Written By: Steve Drake and Robert Udowitz from RFP Associates 

You need to hire a new agency and you’re allocating a healthy budget for a multi-country campaign. The firms you’ve worked with in the past have been good but there’s some recurring concerns you’d really like to avoid this time around.

Where do you go to find that agency and, more importantly, remedy the problems you’ve experienced before? Research we completed earlier this year suggests that CCOs typically rely on non-competitive peers for agency advice, and tend to look at just a handful of candidate firms. This approach inevitably limits the comprehensiveness and the effectiveness of the search. It’s not because the recommendations are poor; it’s because nuances matter when choosing an agency. Your selection process should not be rushed, but structured to ensure you and your team can objectively evaluate the most-qualified candidate agencies, and ultimately select the best firm for your work and your company. 

Our recently released report on how Fortune 1000 CCOs select their agencies indicates that the highest-paid agencies produce the lowest satisfaction ratings among CCOs. This is significant, because while the annual fee budgets for those firms are typically above $1 million, CCOs concede that the pool of candidate firms, the scope of work descriptions, due diligence, evaluation, and reference checks they perform during the RFP process are all below par.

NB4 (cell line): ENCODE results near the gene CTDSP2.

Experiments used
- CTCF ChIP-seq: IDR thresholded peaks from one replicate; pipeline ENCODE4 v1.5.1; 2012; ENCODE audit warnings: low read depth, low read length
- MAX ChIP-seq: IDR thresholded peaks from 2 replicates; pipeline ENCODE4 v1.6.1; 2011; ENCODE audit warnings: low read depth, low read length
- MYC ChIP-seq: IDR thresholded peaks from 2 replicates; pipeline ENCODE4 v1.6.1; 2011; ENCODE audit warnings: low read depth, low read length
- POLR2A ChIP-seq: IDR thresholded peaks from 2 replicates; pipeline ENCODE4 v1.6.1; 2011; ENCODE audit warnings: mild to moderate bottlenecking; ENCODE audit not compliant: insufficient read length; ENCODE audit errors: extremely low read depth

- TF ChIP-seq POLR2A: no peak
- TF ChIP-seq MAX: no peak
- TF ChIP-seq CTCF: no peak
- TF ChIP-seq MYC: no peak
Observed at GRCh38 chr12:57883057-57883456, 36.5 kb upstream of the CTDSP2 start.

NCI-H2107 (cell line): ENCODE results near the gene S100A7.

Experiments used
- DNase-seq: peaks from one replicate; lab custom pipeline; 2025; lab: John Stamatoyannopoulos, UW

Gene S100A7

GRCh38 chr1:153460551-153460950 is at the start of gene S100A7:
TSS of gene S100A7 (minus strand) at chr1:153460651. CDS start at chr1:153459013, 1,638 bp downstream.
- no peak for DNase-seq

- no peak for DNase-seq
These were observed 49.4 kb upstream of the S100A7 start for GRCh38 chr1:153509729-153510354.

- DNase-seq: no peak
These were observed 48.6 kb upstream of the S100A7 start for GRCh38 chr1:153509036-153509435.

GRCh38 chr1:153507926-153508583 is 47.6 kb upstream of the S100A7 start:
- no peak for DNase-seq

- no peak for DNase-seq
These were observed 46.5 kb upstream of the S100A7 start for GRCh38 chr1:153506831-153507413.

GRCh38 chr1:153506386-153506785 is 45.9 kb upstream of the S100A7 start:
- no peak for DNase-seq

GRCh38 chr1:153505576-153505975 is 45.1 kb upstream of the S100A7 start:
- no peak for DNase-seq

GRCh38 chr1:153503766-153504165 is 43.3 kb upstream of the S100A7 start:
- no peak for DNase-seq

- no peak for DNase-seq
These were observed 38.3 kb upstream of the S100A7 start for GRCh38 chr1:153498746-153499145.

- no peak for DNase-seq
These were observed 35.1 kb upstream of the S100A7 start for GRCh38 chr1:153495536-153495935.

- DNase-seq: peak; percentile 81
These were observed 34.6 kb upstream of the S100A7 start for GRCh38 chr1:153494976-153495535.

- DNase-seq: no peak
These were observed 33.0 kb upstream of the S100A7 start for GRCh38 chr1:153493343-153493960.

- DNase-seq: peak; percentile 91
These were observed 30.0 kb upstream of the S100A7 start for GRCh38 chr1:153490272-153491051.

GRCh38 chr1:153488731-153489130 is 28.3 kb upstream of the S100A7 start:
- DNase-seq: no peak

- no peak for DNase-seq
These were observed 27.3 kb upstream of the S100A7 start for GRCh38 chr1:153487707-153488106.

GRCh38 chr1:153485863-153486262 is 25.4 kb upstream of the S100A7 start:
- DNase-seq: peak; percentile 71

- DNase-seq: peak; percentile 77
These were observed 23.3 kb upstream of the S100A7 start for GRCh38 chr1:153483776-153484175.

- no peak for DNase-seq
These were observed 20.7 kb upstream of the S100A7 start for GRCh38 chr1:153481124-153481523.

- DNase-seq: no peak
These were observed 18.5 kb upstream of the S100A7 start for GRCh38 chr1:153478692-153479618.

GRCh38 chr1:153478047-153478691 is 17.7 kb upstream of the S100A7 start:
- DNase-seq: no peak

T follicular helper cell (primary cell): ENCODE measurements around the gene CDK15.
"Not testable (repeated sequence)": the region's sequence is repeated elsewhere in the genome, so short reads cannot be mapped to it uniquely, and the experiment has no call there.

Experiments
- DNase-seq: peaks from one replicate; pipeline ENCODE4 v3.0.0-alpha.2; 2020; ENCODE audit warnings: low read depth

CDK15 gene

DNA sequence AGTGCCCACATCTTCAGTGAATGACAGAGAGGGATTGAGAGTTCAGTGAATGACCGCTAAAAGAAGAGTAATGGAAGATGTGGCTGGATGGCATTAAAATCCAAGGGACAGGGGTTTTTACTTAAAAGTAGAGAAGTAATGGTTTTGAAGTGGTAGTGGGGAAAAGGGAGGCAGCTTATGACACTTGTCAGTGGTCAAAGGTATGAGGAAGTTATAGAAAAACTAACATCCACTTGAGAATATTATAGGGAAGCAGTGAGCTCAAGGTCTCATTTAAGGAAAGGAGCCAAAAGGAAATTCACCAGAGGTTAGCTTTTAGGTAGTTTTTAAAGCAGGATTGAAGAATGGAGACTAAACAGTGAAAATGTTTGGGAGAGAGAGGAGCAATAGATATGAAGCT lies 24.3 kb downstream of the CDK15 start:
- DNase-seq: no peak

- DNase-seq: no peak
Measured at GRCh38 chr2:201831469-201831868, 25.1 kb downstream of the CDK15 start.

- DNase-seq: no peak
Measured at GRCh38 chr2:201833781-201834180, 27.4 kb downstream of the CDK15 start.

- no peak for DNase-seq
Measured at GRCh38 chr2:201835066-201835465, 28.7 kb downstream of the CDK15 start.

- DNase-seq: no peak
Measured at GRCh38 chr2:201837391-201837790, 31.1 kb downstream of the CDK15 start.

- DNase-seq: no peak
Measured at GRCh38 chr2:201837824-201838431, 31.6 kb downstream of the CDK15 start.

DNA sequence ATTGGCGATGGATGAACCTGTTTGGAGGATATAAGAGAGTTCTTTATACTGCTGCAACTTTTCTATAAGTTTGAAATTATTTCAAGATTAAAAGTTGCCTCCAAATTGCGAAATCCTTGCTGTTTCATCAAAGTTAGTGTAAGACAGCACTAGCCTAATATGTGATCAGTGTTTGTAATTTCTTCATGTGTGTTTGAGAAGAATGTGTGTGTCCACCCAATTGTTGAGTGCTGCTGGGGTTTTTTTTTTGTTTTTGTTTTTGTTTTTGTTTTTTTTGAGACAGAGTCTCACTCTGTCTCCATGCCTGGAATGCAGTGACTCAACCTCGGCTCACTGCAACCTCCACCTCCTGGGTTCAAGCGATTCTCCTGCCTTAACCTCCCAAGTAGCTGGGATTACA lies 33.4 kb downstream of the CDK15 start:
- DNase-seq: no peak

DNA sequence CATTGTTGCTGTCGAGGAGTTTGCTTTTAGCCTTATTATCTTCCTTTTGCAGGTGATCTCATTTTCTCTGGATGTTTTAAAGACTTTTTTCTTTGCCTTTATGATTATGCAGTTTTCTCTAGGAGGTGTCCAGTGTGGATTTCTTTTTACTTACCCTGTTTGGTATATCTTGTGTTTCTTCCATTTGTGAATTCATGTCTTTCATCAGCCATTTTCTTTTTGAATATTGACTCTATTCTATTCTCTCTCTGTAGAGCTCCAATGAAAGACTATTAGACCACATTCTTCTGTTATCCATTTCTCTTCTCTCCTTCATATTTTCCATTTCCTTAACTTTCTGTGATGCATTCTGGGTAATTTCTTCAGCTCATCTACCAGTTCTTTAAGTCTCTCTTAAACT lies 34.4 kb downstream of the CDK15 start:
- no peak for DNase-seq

Indeed, our research and report paint a troublesome picture: companies dedicate more time and effort on hiring a $150k manager than it does the $1m+ agency.

What’s wrong with this portrait? Fool me once, shame on you. Twice, three times, then, perhaps, the approach to agency search and hire needs to change. The agency landscape has changed considerably since we began our careers: the bench and the talent pool are deeper, the stakes are higher, and the need to demonstrate ROI is omnipresent.

A better approach to agency search should include casting a wider net through resources like new online databases and agency search consultants; lengthening the selection timetable and involving your internal “clients;” objectively evaluating finalist agencies and not giving any a leg up; and holding firms more accountable from the start. Indeed, applying to your next agency search some of the same strategies and approaches your company’s HR department uses to hire individual executives or manager, will put you, your communications program, and your company on a better track. 

Steve Drake and Robert Udowitz founded RFP Associates after observing the agency selection process from “both sides of the aisle” and recognizing the need to streamline and improve the way searches are made and agencies are selected from an honest, unbiased approach. Their recent report, “The Impact of the Agency Selection Process on PR Programs and Outcomes” was created in partnership with CommunicationsMatch and Researchscape is available through the Institute for Public Relations.